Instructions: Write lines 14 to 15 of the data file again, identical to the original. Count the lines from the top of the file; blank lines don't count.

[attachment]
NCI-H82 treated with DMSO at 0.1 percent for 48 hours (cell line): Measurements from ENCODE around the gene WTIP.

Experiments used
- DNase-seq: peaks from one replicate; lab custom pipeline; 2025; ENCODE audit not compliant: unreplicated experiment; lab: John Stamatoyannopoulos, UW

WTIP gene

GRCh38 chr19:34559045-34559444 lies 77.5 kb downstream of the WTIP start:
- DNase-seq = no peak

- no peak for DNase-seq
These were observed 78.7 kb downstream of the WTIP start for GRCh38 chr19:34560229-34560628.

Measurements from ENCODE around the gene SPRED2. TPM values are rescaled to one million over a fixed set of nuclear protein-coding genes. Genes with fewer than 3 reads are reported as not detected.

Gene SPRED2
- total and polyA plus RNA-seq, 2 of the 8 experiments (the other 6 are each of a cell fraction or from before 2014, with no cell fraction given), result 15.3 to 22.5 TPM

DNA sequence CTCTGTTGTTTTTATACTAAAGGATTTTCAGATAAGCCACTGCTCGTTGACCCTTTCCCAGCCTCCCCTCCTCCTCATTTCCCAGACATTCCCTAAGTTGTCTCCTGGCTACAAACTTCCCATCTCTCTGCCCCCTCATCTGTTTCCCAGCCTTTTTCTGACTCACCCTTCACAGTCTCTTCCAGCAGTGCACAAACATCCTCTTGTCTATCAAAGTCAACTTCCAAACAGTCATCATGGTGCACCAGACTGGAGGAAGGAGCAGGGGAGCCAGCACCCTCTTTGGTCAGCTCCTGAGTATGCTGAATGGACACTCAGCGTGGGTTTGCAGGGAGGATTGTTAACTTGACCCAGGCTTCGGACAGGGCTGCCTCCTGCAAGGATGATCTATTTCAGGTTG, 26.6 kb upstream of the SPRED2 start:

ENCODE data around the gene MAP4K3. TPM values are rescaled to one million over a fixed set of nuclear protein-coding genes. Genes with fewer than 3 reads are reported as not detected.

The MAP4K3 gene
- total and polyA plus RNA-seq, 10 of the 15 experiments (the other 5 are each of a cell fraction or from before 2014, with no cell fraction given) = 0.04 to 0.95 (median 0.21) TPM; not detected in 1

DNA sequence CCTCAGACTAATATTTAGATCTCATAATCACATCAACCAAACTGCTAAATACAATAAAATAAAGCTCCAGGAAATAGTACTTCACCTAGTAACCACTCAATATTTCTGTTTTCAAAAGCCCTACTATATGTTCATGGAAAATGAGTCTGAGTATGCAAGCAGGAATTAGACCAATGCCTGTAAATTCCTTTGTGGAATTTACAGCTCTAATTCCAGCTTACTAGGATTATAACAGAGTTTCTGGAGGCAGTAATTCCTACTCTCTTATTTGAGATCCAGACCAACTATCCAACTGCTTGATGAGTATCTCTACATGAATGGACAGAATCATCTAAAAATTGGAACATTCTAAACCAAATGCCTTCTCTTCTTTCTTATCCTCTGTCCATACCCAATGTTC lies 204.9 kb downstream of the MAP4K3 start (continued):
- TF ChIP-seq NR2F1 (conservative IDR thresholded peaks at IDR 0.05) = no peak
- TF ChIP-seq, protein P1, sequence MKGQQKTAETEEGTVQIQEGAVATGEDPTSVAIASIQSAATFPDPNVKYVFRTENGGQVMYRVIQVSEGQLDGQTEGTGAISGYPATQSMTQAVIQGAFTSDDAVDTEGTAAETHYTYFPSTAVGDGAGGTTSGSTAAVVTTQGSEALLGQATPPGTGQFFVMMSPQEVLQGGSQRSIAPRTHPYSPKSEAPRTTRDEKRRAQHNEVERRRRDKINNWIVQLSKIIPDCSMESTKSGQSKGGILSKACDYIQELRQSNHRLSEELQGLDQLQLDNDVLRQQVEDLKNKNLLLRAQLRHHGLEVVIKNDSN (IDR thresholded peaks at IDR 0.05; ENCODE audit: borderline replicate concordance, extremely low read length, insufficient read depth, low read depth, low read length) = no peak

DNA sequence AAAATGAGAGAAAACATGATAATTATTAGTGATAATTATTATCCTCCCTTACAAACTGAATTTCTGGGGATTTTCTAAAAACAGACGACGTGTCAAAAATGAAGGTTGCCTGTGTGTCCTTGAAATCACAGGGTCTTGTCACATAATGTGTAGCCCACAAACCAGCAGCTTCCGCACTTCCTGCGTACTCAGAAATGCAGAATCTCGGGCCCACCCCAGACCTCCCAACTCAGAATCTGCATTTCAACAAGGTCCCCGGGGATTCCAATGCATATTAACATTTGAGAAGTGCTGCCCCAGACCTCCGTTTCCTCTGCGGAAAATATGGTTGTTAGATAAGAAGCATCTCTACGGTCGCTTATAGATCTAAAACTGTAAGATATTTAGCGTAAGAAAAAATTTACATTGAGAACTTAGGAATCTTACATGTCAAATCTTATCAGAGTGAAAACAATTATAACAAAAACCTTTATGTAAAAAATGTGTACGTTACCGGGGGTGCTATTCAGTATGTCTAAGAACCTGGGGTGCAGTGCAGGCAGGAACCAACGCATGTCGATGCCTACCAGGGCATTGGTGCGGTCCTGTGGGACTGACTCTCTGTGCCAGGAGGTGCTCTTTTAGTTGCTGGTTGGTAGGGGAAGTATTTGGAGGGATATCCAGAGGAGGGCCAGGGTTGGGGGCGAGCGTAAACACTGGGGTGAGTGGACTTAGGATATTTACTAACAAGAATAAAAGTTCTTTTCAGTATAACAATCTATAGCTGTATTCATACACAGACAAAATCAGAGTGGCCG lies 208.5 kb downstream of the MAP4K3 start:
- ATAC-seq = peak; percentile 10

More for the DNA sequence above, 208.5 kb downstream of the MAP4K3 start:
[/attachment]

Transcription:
The MAP4K3 gene
- total and polyA plus RNA-seq, 10 of the 15 experiments (the other 5 are each of a cell fraction or from before 2014, with no cell fraction given) = 0.04 to 0.95 (median 0.21) TPM; not detected in 1